As we contemplate the ninth (and the tenth) of Av, we endeavor to feel the losses we have talked about in this column during these last two weeks. It requires thinking, internalizing, visualizing, contemplating, imagining… perhaps powers that have gone somewhat stale in our intellectual and emotional makeup. But that is the only way to fulfill the mitzvos hayom in a way that ensures that what we do — or don’t do — does not become a mere shell, a mere play in which we just go through certain motions.
We’ve discussed focusing on four distinct areas, and of course each area has subsets and corollaries: The tzaros of Klal Yisrael throughout its long and painful galus; the churban Beis Hamikdash and losing our foothold in Eretz Yisrael; the loss of our closeness to HaShem and awareness of the Shechinah; and the resultant spiritual decline of the Jewish people over the centuries.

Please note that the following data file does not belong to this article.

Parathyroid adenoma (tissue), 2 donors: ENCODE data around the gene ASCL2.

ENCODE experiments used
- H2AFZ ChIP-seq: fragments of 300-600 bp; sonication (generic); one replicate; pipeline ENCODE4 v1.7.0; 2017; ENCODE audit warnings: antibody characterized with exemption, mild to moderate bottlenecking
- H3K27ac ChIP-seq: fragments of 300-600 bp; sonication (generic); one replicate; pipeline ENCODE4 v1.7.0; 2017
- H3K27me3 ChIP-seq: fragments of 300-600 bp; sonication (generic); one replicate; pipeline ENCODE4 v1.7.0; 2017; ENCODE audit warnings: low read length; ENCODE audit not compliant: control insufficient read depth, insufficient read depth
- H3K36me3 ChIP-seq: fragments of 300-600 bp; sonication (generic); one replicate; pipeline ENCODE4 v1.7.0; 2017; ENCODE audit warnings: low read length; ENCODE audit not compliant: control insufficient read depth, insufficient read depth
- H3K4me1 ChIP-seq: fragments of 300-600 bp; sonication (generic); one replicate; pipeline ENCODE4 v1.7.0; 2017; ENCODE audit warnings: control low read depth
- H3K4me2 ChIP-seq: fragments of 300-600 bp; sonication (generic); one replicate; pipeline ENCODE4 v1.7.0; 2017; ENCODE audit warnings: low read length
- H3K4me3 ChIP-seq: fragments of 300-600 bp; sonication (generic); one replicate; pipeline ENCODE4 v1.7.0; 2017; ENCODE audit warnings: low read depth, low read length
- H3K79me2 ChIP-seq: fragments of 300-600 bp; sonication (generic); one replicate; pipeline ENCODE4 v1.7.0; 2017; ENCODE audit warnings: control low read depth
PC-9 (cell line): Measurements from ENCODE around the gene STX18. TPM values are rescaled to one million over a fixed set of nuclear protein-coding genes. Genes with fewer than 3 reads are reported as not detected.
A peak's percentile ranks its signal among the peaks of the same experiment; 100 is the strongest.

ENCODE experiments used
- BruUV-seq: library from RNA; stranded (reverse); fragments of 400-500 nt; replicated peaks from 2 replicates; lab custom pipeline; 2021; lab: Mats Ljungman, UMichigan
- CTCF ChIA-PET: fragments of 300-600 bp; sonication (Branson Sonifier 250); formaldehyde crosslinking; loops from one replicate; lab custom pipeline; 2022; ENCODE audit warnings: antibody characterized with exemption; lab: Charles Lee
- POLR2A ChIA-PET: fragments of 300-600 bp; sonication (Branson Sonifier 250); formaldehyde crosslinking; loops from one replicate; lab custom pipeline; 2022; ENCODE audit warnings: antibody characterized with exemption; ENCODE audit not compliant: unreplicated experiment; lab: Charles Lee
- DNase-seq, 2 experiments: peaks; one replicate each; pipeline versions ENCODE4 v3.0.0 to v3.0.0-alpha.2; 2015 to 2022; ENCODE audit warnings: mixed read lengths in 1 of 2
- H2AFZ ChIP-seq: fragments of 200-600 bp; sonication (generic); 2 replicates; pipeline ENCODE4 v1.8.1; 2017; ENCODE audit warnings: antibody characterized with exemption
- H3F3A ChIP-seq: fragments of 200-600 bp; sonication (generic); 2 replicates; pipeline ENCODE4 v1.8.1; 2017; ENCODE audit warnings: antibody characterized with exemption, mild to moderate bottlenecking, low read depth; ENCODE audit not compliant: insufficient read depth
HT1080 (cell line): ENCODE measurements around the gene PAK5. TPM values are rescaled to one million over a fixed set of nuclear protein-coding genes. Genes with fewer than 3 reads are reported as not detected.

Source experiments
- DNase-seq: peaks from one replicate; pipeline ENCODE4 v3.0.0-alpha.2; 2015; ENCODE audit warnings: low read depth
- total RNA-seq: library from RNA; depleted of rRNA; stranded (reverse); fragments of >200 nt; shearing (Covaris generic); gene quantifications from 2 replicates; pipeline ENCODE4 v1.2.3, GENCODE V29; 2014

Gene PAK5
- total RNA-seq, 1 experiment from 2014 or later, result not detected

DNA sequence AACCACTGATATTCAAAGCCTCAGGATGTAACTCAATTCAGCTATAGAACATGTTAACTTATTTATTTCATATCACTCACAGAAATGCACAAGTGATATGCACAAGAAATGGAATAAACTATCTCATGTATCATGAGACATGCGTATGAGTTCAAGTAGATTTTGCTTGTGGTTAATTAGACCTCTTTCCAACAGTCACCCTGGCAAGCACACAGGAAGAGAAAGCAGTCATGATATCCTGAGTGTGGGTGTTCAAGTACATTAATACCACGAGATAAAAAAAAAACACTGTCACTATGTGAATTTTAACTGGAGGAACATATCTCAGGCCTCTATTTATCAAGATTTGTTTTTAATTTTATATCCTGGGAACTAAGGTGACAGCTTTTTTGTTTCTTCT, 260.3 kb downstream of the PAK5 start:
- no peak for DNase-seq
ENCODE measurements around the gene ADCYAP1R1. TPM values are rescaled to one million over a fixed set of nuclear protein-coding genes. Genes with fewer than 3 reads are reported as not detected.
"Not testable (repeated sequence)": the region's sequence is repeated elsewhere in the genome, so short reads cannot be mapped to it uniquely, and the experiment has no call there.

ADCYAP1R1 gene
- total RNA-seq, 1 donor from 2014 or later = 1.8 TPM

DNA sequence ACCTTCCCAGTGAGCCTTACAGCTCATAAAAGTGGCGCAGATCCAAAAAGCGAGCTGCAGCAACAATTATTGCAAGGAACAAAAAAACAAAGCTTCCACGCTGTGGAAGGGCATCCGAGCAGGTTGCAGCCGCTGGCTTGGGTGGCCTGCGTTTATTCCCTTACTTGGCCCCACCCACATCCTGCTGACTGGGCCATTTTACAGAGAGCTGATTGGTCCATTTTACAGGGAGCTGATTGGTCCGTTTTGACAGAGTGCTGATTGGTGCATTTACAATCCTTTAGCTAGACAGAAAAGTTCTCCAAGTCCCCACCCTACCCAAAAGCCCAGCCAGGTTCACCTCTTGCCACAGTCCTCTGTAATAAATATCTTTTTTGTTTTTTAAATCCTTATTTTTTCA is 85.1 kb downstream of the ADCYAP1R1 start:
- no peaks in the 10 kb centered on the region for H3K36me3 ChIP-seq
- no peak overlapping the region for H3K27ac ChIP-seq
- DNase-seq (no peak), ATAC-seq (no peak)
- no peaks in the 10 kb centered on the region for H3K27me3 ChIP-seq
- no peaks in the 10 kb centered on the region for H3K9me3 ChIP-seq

We will continue by mentioning additional details within these broad categories.
“And I will hide My face from them and they will be left…” (Devarim 31:17) This is the removal of the special, open, revealed, Divine hashgachah which was always manifest among the Jewish people. And now, with the loss of aspects of our special closeness to HaShem, we need yeshuos HaShem through more hidden means, through “fortuitous” acts and events. It is the difference between children at the table of their father, where his protection and support is open and obvious, and children banished from his household, though the father continues to watch over them from afar and arrange things in order that they have what they need. “Woe to the children who have been exiled from the table of their father!” (Berachos 3a)